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Common Types Of Engineering Plastics

Engineering plastics are designed for heavy-duty, superior performance uses that require special features such as shock absorption or chemical resistance. Engineered plastics are considered high-performance plastics explicitly designed to meet more extreme requirements that go beyond the capabilities of most commodity plastics,

Why Use Engineering Plastics?

While engineering plastics can sometimes cost a little more than other plastics, they boast several significant advantages.

  • Lightweight
  • Impact and shock-resistant
  • Stronger and more resilient than many standard plastics
  • Can be easily shaped
  • Excellent machinability
  • Superb dimensional stability
  • Resistant to flames, chemicals, and friction

Common Engineering Plastics

There is a huge variety of engineering plastics, each with unique features. The materials experts at Piedmont Plastics can assist you in selecting the best engineering plastic materials for your project.

Here are some of the most popular types of engineering plastics.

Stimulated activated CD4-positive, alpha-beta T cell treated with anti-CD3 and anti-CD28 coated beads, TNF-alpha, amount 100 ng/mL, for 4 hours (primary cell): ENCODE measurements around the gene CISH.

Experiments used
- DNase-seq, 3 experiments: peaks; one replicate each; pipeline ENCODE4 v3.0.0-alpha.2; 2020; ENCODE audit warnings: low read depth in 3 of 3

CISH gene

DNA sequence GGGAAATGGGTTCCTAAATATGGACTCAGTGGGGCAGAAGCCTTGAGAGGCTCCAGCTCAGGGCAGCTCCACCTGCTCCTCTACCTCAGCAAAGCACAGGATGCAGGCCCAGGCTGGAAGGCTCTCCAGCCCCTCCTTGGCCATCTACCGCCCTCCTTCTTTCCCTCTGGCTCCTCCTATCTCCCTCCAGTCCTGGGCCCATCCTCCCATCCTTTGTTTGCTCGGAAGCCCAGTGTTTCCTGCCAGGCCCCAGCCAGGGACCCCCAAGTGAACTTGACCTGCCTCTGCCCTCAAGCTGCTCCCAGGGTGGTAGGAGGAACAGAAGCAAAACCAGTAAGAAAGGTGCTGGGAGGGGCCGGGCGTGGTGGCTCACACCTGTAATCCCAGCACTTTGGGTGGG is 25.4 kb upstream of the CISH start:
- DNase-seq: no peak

Polycarbonate

Polycarbonate (PC) plastics are a class of thermoplastic polymers with carbonate groups as part of their chemical makeup. A sturdy and resilient material, PC is used in engineering and can come in transparent form. They are simple to mold, thermoform, and process. Polycarbonate is an excellent electrical insulation material with heat resistance and flame retardancy. It is found in a variety of components for electrical and telecommunication systems. PC plastic is also popular in construction for dome lamps, flat or curved windows, and sound insulation.

Acrylonitrile butadiene styrene

As the name suggests, acrylonitrile butadiene styrene (ABS) plastic is a terpolymer of acrylonitrile (A), butadiene (B), and styrene (S). ABS is one of the primary materials used for 3D printing. Its qualities include heat resistance, impact resistance, low-temperature resistance, chemical resistance, superb electrical properties, consistent product size, and more. As a result, it’s featured in various products, from containers to automobile parts.

High Density Polyethylene

HDPE (high-density polyethylene) is a versatile thermoplastic material derived from petroleum and used in many industrial and commercial applications. HDPE offers exceptional strength, impact resistance, affordability, and corrosion resistance. HDPE is FDA approved and safe to use in areas with food contact. Lastly, HDPE is also recyclable which reduces plastic waste and production.

Polyethylene terephthalate

One of the most popular thermoplastic polymer resins in manufacturing is polyethylene terephthalate (PET) plastic. It is found in engineering resins bonded with glass fibers, clothing fibers, containers for food and liquids, thermoforming materials in manufacturing, and clothing fibers.

Acrylic / Poly(methyl methacrylate)